Last Friday I came out of a meeting with a group of publishers feeling vaguely optimistic about the future of the industry – which is something that I can’t say has happened for quite some time.
I was moderating a user group meeting for one of the subscription bureaus and present were clients representing B2C and B2B publishers, big and small titles, UK and international.
The details of what was discussed aren’t important (and are anyway bound by the secrecy of the confessional), what was encouraging was the attitude. Although many of the people there talked about a ‘digital first’ strategy, what they were actually pursuing was a ‘customer first’ strategy – they want to deliver their product however the reader wanted to consume it, whether that was in print, digital, bundle, web, app, whatever.
“Agnostic marketing” was a termed that was used – it wasn’t a matter of promoting one particular delivery channel, but promoting the brand. And the brand in all its forms – magazine, products, events, add ons. Again the details aren’t important, it was the urge to innovate and to test that came across most strongly: “we don’t know what’s going to work, but we don’t yet know what’s not going to work, so we want to try as much as we can and see where the data lead us.”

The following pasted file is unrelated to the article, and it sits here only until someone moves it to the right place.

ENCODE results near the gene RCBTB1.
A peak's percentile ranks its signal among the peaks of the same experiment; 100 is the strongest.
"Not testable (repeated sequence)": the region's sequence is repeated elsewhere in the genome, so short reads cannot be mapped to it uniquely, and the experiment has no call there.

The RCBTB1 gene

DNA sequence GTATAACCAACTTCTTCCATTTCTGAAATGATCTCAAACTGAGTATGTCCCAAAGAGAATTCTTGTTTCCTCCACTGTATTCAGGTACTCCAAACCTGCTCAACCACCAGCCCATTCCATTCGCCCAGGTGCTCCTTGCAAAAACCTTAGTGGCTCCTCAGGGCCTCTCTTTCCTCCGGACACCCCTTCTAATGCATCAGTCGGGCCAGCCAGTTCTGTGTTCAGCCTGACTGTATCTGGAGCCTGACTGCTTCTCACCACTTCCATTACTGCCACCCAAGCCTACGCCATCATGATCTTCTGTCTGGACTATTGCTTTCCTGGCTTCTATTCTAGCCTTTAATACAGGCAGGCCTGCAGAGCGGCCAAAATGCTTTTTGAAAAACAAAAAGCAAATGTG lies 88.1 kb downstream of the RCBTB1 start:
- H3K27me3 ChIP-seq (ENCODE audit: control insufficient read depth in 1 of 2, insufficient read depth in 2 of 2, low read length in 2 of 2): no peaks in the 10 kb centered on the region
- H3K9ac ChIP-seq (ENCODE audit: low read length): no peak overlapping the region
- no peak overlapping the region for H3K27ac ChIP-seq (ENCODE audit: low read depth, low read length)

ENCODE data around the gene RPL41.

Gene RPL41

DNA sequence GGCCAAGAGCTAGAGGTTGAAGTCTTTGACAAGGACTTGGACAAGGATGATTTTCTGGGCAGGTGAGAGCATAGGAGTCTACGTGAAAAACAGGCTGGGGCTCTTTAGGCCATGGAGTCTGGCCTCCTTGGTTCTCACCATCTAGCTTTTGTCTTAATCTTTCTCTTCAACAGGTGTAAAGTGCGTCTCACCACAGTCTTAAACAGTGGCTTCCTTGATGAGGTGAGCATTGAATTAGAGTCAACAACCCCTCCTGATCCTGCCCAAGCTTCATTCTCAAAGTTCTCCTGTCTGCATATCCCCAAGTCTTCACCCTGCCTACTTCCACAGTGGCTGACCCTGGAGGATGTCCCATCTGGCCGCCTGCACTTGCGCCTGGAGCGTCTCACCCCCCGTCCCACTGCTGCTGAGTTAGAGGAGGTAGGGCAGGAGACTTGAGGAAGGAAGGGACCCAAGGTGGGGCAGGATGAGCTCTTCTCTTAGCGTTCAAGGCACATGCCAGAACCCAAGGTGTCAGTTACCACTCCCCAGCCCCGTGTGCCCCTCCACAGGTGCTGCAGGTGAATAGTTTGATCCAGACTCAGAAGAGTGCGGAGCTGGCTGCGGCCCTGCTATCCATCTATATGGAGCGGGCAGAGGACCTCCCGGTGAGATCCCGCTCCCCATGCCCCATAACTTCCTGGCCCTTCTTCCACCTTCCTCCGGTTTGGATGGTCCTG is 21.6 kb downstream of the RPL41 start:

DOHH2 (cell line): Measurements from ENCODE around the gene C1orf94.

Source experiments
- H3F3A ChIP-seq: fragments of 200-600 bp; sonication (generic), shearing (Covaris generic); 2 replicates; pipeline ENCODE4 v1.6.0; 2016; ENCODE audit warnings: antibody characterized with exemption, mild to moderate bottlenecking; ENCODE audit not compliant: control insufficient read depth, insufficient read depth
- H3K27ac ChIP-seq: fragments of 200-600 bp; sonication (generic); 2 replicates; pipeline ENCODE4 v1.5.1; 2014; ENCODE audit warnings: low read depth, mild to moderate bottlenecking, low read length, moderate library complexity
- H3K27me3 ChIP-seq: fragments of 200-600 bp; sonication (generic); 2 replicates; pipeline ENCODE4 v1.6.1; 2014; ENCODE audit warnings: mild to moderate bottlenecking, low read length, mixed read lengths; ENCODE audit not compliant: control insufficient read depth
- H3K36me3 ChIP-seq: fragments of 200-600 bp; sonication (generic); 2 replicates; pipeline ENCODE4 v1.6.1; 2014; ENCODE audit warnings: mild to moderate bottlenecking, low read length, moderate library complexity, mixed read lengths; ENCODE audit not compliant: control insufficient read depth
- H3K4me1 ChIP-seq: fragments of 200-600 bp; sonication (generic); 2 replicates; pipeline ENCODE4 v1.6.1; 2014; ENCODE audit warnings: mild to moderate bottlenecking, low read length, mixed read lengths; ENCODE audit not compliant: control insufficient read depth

The other encouraging note was when one of the publishers said – to universal agreement – “we have to realise we are ecommerce businesses now”, which means competing on service, delivery, choice and user experience. So they want their web pages and ordering processes to be more like Amazon or John Lewis, not dictated by bureau technology or editorial design; they want customers to get real time access to their digital product and have physical product in their hands much more quickly than at present. (And three loud cheers to that from me.)
And they want to react like ecommerce marketers, with real time data and the facility to switch, change and test products, bundles, offers and prices.
This is all good. If we are moving away from the mindset of managing the decline of print while building up digital to simply “how can we give our customers what they want, in the form they want it”, there might actually be an industry left in ten years time.